US 20060235912 A1 Abstract A centralized view and management of stored variables for calculators and pieces of software emulating calculators is provided. Users can glance at the status bar and know what variables are stored. A single click then brings up a window within which a list of the stored variables and their values is shown. In this window users can clear individual variables or the entire variable list. Users can be reminded that their calculations contain stored variables by displaying the stored variable names in one or more different colors so that errors can be easily detected and corrected.
Claims(11) 1. A method for displaying stored variables, comprising:
receiving mathematical expressions as input to a computer-executable program that resolves mathematical expressions to their symbolic results and numeric results; and displaying stored variables and their associated values in one or more windows while the act of receiving mathematical expressions is occurring, the act of displaying automatically updating stored variables and their associated values when a new variable is added, a stored variable is removed, or an associated value is changed. 2. The method of 3. The method of 4. The method of 5. A computer for calculating mathematical expressions, comprising:
a microprocessor on which a piece of software is executing for receiving a mathematical expression as input and for storing variables and their associated values; and a display on which a window is presented showing the variables and their associated values, the window containing user interface elements that are selectable to cause the variables to be disassociated with their values individually or collectively. 6. The computer of 7. The computer of 8. A computer-readable medium having computer-executable instructions stored thereon for implementing a method for displaying stored variables, comprising:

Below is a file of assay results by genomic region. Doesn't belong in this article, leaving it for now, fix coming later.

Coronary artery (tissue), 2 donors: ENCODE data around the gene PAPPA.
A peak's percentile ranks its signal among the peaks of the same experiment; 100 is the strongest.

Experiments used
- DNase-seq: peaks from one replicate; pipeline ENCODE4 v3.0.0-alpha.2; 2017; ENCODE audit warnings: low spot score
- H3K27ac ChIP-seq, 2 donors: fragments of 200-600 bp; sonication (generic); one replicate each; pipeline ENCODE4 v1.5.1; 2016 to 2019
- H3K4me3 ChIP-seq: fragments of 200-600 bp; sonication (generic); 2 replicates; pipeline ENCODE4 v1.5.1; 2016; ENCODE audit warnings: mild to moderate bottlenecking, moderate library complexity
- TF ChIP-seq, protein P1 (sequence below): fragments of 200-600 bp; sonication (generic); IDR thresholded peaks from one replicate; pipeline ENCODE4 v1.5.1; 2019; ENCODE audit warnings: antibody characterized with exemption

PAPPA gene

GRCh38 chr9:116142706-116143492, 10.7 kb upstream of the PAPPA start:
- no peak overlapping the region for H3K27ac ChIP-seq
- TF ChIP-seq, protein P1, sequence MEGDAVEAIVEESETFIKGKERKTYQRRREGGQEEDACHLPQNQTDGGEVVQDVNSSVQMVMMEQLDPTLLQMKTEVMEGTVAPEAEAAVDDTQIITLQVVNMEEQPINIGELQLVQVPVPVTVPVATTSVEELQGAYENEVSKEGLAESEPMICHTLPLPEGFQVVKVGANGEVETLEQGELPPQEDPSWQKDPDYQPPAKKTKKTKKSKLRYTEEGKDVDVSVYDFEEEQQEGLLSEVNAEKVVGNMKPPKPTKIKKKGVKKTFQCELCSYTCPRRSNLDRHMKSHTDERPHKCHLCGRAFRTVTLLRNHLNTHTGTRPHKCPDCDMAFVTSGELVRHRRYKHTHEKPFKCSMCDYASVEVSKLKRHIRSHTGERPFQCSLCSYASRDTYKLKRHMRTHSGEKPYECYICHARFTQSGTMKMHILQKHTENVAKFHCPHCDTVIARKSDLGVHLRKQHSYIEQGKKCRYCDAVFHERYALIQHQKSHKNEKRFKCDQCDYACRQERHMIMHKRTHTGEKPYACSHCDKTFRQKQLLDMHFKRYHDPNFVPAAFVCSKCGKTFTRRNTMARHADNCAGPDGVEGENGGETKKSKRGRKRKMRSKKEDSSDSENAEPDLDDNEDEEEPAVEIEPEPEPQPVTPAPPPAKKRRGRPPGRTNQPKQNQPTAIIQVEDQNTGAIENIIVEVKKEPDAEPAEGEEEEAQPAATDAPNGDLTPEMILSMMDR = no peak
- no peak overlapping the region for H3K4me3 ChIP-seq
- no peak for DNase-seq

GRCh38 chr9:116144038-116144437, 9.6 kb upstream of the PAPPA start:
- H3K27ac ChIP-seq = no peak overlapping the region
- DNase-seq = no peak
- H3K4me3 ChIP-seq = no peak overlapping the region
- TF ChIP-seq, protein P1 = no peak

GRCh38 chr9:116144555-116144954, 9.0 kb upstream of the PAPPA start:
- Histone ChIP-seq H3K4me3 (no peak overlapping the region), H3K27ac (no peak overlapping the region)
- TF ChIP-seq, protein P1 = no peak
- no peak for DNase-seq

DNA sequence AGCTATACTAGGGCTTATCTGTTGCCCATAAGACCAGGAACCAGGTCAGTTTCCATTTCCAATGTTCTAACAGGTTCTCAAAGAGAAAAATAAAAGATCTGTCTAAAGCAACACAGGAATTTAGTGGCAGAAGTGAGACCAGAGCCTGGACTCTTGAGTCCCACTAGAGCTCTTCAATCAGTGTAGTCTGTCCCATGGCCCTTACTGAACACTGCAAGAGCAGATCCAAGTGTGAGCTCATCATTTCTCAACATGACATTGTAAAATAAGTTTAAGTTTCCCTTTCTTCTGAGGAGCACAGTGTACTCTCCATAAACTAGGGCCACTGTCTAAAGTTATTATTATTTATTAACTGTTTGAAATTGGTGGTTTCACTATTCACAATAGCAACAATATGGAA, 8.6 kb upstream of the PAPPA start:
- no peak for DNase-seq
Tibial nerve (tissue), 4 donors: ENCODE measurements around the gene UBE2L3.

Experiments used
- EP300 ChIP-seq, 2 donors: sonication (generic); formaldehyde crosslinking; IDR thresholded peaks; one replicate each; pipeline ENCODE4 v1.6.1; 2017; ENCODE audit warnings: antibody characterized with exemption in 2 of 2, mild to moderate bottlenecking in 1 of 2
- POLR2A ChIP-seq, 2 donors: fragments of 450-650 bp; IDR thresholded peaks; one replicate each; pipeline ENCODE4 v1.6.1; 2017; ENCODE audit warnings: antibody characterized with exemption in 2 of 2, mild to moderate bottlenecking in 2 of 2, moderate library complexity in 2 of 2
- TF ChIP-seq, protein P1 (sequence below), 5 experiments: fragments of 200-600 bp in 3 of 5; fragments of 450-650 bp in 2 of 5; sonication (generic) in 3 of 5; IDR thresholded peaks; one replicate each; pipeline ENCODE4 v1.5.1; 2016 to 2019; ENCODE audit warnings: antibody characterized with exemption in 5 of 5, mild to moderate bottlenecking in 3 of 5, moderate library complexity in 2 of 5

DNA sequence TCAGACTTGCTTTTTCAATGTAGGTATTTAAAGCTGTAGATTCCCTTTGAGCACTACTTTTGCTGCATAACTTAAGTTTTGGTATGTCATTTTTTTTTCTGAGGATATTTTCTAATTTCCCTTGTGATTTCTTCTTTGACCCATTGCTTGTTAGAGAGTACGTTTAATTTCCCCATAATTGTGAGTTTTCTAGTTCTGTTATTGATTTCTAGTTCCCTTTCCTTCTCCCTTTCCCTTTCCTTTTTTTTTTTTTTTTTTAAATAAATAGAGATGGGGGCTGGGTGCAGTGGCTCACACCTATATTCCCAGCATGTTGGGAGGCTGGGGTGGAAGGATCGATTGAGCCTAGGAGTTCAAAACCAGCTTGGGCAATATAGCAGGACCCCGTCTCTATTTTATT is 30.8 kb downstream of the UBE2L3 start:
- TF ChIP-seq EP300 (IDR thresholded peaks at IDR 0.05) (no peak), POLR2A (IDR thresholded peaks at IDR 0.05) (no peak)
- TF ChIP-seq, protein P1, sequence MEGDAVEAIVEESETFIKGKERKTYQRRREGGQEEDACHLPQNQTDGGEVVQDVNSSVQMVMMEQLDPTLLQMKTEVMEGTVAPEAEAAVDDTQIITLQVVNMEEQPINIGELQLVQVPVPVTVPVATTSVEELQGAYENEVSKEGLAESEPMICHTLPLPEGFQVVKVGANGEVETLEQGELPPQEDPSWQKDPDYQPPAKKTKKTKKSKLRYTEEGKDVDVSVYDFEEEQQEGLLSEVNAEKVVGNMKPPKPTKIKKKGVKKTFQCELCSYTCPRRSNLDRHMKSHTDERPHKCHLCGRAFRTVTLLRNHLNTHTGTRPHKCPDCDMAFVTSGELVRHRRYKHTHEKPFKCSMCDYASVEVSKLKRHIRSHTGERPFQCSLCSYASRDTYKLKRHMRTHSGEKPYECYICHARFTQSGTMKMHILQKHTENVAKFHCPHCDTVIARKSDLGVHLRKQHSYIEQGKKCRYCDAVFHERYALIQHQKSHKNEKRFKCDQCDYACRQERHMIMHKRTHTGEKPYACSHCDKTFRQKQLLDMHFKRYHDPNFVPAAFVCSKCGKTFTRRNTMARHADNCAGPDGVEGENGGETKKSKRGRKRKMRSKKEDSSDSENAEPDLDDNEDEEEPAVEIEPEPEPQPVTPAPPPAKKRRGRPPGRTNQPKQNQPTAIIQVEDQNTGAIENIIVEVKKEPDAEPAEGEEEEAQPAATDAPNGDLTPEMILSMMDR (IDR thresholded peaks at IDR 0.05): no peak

receiving mathematical expressions as input to a computer-executable program that resolves mathematical expressions to their symbolic results and numeric results; and displaying stored variables and their associated values in one or more windows while the act of receiving mathematical expressions is occurring, the act of displaying automatically updating stored variables and their associated values when a new variable is added, a stored variable is removed, or an associated value is changed. 9. The method of 10. The method of 11. The method of Description This application claims the benefit of U.S. Provisional Application No. 60/671,744, filed Apr. 15, 2005, which is incorporated herein by reference. The present invention is generally related to software. A variable is a named storage location capable of containing a mathematical value that can be modified by ongoing mathematical calculations. Storing values to variables and recalling stored variables in subsequent calculations is a common and an important functionality in any mathematical software executing on personal computers or handheld graphing calculators. It is convenient to use a name to increase the expressiveness of mathematical calculations. People tend to remember names better than numbers. For example, it is easier to remember that “z” is a named storage location for the value “789343415” then to try to remember the number itself. But as the number of variables increases, people may have a difficult time remembering whether a variable has been defined to store a value. To illustrate this problem, consider a scenario in which a user is working with a piece of mathematical software to perform mathematical calculations. See This problem turns every session with the calculator into a software debugging venture for which many users neither have the expertise nor the patience. The problem is even more pernicious in certain handheld graphing calculators because the stored variables and their associated values persist between power-downs. In the education market, students are still at an early stage in their ability to grasp mathematical ideas. The problem described above at best causes wasted time and effort in requiring students to debug the problem but at worst it may cause students to incorrectly comprehend mathematical concepts, which cannot be easily undone. In accordance with this invention, a method, computer, and computer-readable medium is provided. The method form of the invention includes a method for displaying stored variables, which comprises receiving mathematical expressions as input to a computer-executable program that resolves mathematical expressions to their symbolic results and numeric results; and displaying stored variables and their associated values in one or more windows while the act of receiving mathematical expressions is occurring, the act of displaying automatically updating stored variables and their associated values when a new variable is added, a stored variable is removed, or an associated value is changed. The method further includes displaying a list of stored variables without displaying their associated values in a dedicated area on a status bar. The dedicated area is clickable, which when acted on displays the stored variables and their associated values. This dedicated area displays the stored variables without displaying their associated values and displays the list of stored variables with an ellipsis when the number of stored variables in the list is too many to display. The method additionally includes displaying stored variables and their associated values and displays the stored variables in a color or style distinguishable from the colors or styles used to display other variables. In accordance with further aspects of this invention, a system form of the invention includes a computer for calculating mathematical expressions, which comprises a microprocessor on which a piece of software is executing for receiving a mathematical expression as input and for storing variables and their associated values; and a display on which a window is presented showing the variables and their associated values. The window contains user interface elements that are selectable to cause the variables to be disassociated from their values individually or collectively. The computer further includes the display that displays the variables with associated values in a color or style different from the colors or styles used to display other variables without associated values. The computer further includes a means for displaying a list of stored variables without displaying their associated values in a dedicated area of a computer. The list of stored variables is truncated when the list of stored variables is too long to display in the dedicated area. In accordance with further aspects of this invention, a computer-readable form of the invention includes a computer-readable medium having computer-executable instructions stored thereon for implementing a method for displaying stored variables, which comprises receiving mathematical expressions as input to a computer-executable program that resolves mathematical expressions to their symbolic results and numeric results; and displaying stored variables and their associated values in one or more windows while the act of receiving mathematical expressions is occurring, the act of displaying comprising automatically updating stored variables and their associated values when a new variable is added, a stored variable is removed, or an associated value is changed. The method further includes displaying a list of stored variables without displaying their associated values in a dedicated area on a status bar. The dedicated area is clickable for causing the execution of the act of displaying stored variables and their associated values. The method also includes displaying stored variables without displaying their associated values and displays the list of stored variables with an ellipsis when the number of stored variables in the list is too many to display. The method additionally includes displaying stored variables and their associated values and displays the stored variables in a color or style distinguishable from the colors or styles used to display other variables. The foregoing aspects and many of the attendant advantages of this invention will become more readily appreciated as the same become better understood by reference to the following detailed description, when taken in conjunction with the accompanying drawings, wherein: Pieces of conventional mathematical software such as those available on conventional handheld graphing calculators have not offered users the functionality to view or manage stored variables in a centralized location. The terms “centralized location or centralized view” mean the inclusion of one or more windows in which stored variables, free variables, and constants are displayed. In a typical working session, a user of a piece of mathematical software may store many values in many different variables. Various embodiments of the present invention provide a centralized view of stored variables and allow the management of these stored variables. Users need not remember what variables have been stored and mentally keep track of the values assigned to these stored variables. Mentally maintaining stored variable assignments is extra work which distracts users and may eventually lead to complex mathematical errors. To address this issue and improve the users' experience, various embodiments of the present invention provide a centralized view and management of stored variables. Users can glance at the status bar and know what variables are stored. A single click then brings up a window within which a list of the stored variables and their values is shown. In this window users can clear individual variables or the entire variable list. The window can remain open while users perform inputs and calculations so that users always have a full view of the stored variables and their values. Users can be reminded that their calculations contain stored variables by displaying the stored variable names in a different color or style so that errors can be easily detected and corrected. It is preferred that the status bar be visible to the users. The status bar preferably displays a list of stored variable names without their values. If the list is too long and there is not enough room to display the entire list, the list is truncated and an ellipsis ( . . . ) is inserted at the end to indicate the truncation. The arrow-like cursor is changed to a hand when the mouse pointer is over the variable list area of the status bar to indicate that the area is clickable. Clicking on the area brings up a stored variables window. Preferably, variables that are stored variables distinguish themselves by a color or style different from other colors or styles used to denote other variables. For instance, because the variable y is assigned to the variable x Beneath the pane Below the input pane The stored variables window is a window where users can view and manage all stored variables. Users can bring up this window by either clicking in the stored variable list area The stored variables window is modeless. It can remain open while users perform inputs and calculations. If more variables are assigned, or some variables are cleared, while the window is open its content will be automatically refreshed to display the most current list. This gives users full view into the stored variables and their values while they perform work and can be especially useful when many stored variables are involved in the calculation. When a stored variable is used in a calculation, its name can be displayed in a different color so that users can easily distinguish stored variables from free variables and correct errors caused by misusing stored variables. When a variable is stored in worksheet, a brief animation effect can be shown to zoom a box from the input box into the stored variables icon at the top-right corner of the application. This animation is designed to help new users discover the stored variables window easily. At From Terminal A From Terminal A From Terminal A From Terminal A While the preferred embodiment of the invention has been illustrated and described, it will be appreciated that various changes can be made therein without departing from the spirit and scope of the invention. Classifications